Chamomile might be a humble flower but it’s the perfect companion for your vegetables. Its anti-bacterial and anti-fungal properties have been used for centuries in herbal gardening remedies, to support the healthy growth of trees, veg, and other annuals. Using chamomile as a companion plant for vegetables is easy, effective, and packed with benefits for you and your garden.

The Growth Habits of Chamomile

Chamomile comes in two forms but both have the same healing and preventative properties to be used as companion plants, so the choice for you is more about care, and how exactly to envisage your garden in a few years’ time. 

German Chamomile

German Chamomile (Matricaria recutita) is the most common plant sold in garden centres, pre-potted and ready to plant. Its compact form makes it controllable in the short term, but to stop it from spreading you’ll need to harvest the flowers before they go to seed as it can take over your garden incredibly easily.

Typically, German Chamomile forms mounds of flowers around 15cm tall and 20cm wide, with a sweet aroma and sweeter flavor.

Lawn Chamomile

Lawn Chamomile, or Roman Chamomile, is a low-lying ground cover plant that spreads through seed, as well as fine rhizomes so is often used as an alternative lawn plant to grass. It’s best propagated from seed, but the plants are best bought as sections of turf, which can be laid over the surface of pots, or used directly as lawns.

One of our plans for the new allotment over the next few years (after the carboard and mulch have worked their magic on the weeds) is to grow chamomile lawns as paths between the raised beds. I’m hoping it improves pest prevention in general, as well as distracting from the aroma of the nearby manure heap…

Why is chamomile a good companion plant for your veg?

Chamomile has many characteristics that make it the perfect companion for your vegetables:

  • Chamomile has powerful anti-fungal properties
  • Chamomile attracts pollinators
  • Chamomile attracts ladybirds and wasps, which predate pests
  • Chamomile draws nutrients to the base of other plants

Chamomile tea also makes an excellent pouring feed with mild antifungal properties that help prevent root fungus, or a spray, which prevents fungal infection on plant stems.

At the end of the growing season any left-over chamomile can be cut back and left to mulch the soil. It stores all the nutrients it uses and will leech them back into the soil for whatever you grow there the following year.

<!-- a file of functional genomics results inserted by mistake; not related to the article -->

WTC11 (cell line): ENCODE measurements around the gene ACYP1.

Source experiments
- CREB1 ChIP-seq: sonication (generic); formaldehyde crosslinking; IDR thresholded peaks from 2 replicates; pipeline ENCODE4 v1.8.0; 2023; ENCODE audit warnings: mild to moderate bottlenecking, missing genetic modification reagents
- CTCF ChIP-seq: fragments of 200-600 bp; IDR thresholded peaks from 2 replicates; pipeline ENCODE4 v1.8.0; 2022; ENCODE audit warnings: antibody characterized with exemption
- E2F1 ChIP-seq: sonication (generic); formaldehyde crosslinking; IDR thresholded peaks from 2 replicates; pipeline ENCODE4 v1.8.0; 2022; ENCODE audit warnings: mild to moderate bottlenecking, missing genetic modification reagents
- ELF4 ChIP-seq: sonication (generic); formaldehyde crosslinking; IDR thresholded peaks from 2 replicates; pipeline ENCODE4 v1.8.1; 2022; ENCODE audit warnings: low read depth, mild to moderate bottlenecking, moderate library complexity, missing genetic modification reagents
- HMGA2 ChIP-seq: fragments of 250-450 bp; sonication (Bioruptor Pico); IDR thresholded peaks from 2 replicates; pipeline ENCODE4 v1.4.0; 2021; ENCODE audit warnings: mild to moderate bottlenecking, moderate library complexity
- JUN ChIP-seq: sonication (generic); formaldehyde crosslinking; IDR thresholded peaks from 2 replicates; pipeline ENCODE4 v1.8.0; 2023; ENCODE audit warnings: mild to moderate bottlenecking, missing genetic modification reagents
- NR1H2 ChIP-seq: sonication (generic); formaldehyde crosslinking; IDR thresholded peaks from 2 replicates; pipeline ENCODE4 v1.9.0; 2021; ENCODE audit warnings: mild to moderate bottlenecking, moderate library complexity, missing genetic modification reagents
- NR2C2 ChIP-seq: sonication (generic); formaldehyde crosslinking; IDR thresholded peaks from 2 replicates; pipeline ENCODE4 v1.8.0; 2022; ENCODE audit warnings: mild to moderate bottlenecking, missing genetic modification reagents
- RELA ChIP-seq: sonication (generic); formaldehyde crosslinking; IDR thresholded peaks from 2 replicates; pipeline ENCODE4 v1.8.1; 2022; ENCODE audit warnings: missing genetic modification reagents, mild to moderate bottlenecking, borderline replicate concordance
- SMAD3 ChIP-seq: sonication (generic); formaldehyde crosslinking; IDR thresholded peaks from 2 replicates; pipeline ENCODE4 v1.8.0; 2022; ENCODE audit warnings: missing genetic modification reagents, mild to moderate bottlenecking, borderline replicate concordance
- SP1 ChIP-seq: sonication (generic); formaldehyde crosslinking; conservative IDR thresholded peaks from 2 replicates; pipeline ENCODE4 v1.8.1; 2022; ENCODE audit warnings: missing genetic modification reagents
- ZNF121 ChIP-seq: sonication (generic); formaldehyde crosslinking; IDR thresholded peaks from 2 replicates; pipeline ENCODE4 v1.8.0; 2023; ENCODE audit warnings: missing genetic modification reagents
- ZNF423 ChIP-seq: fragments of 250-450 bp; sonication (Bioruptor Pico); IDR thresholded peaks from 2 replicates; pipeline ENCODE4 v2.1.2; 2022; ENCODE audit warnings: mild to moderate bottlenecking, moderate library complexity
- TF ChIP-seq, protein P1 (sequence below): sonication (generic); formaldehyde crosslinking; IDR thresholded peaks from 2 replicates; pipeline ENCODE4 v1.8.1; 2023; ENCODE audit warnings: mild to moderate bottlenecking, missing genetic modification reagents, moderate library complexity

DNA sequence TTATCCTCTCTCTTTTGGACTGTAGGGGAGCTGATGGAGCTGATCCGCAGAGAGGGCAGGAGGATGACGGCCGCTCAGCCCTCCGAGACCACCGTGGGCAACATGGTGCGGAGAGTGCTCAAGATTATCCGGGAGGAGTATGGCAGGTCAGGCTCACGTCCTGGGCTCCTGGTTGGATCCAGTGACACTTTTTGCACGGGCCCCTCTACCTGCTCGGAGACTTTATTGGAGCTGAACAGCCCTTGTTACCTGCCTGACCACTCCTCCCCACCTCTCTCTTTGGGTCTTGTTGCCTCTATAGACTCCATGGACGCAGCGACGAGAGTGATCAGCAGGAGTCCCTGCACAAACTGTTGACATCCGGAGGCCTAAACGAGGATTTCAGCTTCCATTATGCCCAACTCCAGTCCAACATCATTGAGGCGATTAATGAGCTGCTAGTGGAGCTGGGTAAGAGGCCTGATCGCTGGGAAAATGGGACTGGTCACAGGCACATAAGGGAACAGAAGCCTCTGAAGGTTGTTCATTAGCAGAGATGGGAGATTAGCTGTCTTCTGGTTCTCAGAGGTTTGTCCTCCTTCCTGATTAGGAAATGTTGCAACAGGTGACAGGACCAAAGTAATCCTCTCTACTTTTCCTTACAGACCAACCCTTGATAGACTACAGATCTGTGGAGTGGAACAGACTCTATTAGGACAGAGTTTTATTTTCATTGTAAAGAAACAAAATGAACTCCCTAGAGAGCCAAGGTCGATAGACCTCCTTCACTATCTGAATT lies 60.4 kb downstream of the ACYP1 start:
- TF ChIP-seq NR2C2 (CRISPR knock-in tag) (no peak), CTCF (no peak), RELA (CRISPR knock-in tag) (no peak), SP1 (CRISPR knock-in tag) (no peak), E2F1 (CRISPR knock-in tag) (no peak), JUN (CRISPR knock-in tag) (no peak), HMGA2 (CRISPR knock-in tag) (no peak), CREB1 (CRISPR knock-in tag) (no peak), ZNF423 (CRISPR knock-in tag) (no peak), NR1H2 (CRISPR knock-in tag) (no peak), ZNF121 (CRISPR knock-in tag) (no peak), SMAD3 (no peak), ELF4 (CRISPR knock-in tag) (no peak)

What to Plant with Chamomile

There are very few things you can’t plant with chamomile, but here’s why chamomile is the perfect companion for your vegetables:

Planting Chamomile with Brassicas

Chamomile attracts beneficial insects like ladybirds, and wasps, which predate aphids, blackfly, and common cabbage pests. Its anti-fungal properties also help to prevent mildew and other fungal affectations that damage your crops. Just growing the plants next to each other is enough to work as a preventative, but if you ever find fungal issues simply cut back some chamomile and brew a tea to spray directly onto the leaves.

Planting Chamomile with Alliums

Amazingly, the sulfurs contained in chamomile actually improves the flavor of alliums. The essential oils that add sweetness to leeks, garlic, and onions are boosted by companion planting with chamomile. The chamomile also helps alliums by regulating the moisture in the soil. Because alliums are deeper rooted than chamomile, they won’t have their nutrient levels affected, but chamomile will prevent sodden ground to some extent too.

Planting Chamomile with Tomatoes, Potatoes and Aubergines

Solanum plants, but particularly tomatoes, peppers, and aubergines will benefit from the pollinators chamomile attracts. Pollinating solanums is essential for almost all varieties to fruit reliably, so using chamomile to attract bees and wasps is an easy way to ensure a good crop.

Chamomile’s anti-fungal properties are also highly beneficial to tomatoes and potatoes, which tend to suffer blight and fungal disease due to poor air circulation and wet leaves. Chamomile tea, as well as nearby chamomile, can help to prevent fungal infection.

Planting Chamomile with Squashes and Gourds

Cucumbers, Squashes, Pumpkins, and Courgettes are some of the easiest vegetables to grow, generally producing reasonably high yields, as long as they are well watered and in good light. They are all incredibly susceptible to mildew though, a powdery fungus that spreads over the leaves, eventually causing them to stop photosynthesizing. Chamomile planted next to climbing squashes and gourds helps prevent this, as well as improving the flavor of nearby fruits.

It’s probably not worth growing them as a companion for pumpkins, due to their trailing habit, as the majority of the plant will be too far from the base.